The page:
new phyics site = zero dollars
    the partical physics you shared with us over the last 40 months at QDS ,and previously with QD, and what i have learned through your writing, i truly can't put a price on it. Thank You
    Tommaso at first,finding out that you were moving to Scientific Blogging did come as a surprise.
    however you have shown me the value of unexpected surprises to the fields of research science.
    i am looking forward to the many more surprises you will introduce us too like,Higgs no Higgs ?
    or the challenges of Supersymmetry research.
    i like your new home Tommaso .

    dorigo
    Well John, this is a quite welcome note from you.  As I mentioned elsewhere, progress and evolution usually happen with change, typically a discontinuity. So let it be with this site.

    Please look forward to many more hopefully informative posts. I am working at my first real article here as we speak...

    Cheers,
    T.
    jolek
    Hi Tommaso. Good luck for your new blog!
    (new?) :-)
    dorigo
    Thanks for stopping by Fabio!
    T.
    Hi Tommaso, I just changed my RSS feed subscription over to your new blog location, but it seems that the new RSS feed only delivers the first paragraph of your articles! Sadly, this means that I probably won't be reading as much of your posts as I used to, as I dislike being forced to open my web browser unnecessarily. I hope that this is just a teething problem that will be sorted out soon... :)

    dorigo
    Hello Mike,

    I think this will not change, because of a policy of the administrators. We will see though.

    Cheers,
    T.
    Hank
    Mike,

    Even when we were smaller we had an issue with less reputable sites leeching content.   I would get alarmed emails from prominent writers asking why their content was appearing on some weird site even though writers here retain copyright.    Full feeds just makes it too easy and we need to make sure your names are protected and not associated with some crazy site a person might throw up and make it look like you are writing there.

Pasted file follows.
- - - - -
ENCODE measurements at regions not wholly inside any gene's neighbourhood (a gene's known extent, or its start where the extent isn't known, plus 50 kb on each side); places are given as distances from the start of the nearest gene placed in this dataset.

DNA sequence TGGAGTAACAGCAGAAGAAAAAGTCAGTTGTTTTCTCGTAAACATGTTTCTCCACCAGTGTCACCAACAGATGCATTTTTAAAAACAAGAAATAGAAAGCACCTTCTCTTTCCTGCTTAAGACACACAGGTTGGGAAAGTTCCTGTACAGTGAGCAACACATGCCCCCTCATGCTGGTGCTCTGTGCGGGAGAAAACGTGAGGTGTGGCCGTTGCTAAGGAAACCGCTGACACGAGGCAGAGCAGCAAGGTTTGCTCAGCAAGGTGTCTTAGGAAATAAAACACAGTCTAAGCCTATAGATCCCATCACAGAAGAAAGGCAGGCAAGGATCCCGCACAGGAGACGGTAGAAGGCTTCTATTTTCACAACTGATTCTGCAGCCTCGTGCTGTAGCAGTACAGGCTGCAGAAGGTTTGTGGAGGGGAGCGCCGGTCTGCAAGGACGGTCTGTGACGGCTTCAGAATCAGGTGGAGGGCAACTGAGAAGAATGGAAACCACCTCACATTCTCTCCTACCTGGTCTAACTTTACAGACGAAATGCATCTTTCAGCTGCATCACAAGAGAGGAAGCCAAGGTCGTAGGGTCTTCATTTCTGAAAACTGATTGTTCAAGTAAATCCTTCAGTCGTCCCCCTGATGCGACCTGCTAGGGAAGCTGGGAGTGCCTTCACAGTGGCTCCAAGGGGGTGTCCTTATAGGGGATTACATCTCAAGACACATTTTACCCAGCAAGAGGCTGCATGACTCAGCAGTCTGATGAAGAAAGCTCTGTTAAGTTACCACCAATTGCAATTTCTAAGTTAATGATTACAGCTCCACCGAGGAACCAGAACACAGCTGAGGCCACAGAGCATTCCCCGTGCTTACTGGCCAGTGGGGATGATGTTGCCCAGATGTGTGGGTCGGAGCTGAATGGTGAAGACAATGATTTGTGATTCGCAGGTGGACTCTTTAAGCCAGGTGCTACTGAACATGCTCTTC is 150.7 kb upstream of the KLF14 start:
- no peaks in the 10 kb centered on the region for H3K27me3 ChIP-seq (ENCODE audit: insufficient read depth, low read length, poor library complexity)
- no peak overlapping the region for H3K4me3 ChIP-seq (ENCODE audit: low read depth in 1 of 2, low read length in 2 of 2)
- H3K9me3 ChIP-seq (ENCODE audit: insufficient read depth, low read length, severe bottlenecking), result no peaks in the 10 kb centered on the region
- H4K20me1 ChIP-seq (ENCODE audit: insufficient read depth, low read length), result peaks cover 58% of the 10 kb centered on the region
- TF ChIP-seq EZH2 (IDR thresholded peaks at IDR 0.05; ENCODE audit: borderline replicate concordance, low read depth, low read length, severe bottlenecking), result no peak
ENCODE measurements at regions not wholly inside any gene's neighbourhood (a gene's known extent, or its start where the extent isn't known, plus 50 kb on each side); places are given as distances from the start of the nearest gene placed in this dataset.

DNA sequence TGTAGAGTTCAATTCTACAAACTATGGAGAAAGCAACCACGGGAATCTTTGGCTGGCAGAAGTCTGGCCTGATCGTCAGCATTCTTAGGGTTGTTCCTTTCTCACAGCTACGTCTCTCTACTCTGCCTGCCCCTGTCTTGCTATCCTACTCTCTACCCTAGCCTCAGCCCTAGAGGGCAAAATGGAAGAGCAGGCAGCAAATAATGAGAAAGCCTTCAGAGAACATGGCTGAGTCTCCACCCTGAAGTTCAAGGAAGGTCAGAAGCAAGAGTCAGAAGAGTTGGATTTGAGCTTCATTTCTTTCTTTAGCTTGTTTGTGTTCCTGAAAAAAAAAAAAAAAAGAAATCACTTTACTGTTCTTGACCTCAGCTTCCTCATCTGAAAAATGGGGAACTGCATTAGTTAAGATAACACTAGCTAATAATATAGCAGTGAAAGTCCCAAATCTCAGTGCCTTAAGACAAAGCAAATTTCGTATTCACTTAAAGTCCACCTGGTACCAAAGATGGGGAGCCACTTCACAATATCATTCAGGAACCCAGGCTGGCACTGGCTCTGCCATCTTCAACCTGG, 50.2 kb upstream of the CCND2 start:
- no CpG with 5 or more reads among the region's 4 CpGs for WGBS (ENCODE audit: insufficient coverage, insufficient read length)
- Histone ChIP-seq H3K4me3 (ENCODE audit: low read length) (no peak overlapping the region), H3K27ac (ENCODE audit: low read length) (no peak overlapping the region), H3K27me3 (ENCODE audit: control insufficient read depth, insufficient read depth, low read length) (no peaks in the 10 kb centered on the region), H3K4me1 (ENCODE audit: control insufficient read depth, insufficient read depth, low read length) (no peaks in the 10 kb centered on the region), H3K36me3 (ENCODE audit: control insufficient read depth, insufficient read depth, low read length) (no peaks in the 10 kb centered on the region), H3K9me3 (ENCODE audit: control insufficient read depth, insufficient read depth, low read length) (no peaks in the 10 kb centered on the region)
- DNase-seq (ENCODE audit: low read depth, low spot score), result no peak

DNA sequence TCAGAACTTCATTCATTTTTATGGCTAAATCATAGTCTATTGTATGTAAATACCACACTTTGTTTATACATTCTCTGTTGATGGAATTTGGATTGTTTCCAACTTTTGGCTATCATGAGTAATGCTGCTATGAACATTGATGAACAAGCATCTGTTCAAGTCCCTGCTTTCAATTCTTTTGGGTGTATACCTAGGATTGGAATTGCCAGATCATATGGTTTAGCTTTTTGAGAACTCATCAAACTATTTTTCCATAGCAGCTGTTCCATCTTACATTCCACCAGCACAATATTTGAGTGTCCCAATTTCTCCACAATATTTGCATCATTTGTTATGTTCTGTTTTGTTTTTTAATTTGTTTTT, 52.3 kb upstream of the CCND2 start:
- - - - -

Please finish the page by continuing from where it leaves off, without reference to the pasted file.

Partial feeds at least make that a lot more difficult.   If someone knows of a way to do full feeds that can't be easily stolen, we'd do it.   

    Hopefully Tommaso will be worth opening up a web browser.  I think he is!   :)

    Hank
    Hank, Tommaso,

    Thanks for the replies.

    The whole purpose of RSS is to syndicate the stories, so having "full feeds that can't be easily stolen" is a bit of a contradiction (although "stolen" isn't a particularly useful word here). I've always found that the benefits of making the whole entry available by RSS outweigh the downsides. Ideally, anyone reusing the content should make it clear that they are just reproducing it, not associating themselves with it, and in my experience the best way of dealing with problematic cases is to first write to the site owners and then to their ISPs if you don't get anywhere.

    I'll certainly continue reading, but will probably only read past the first paragraph of the entries that particularly interest me, rather than the majority of them as I've done before.

    Mike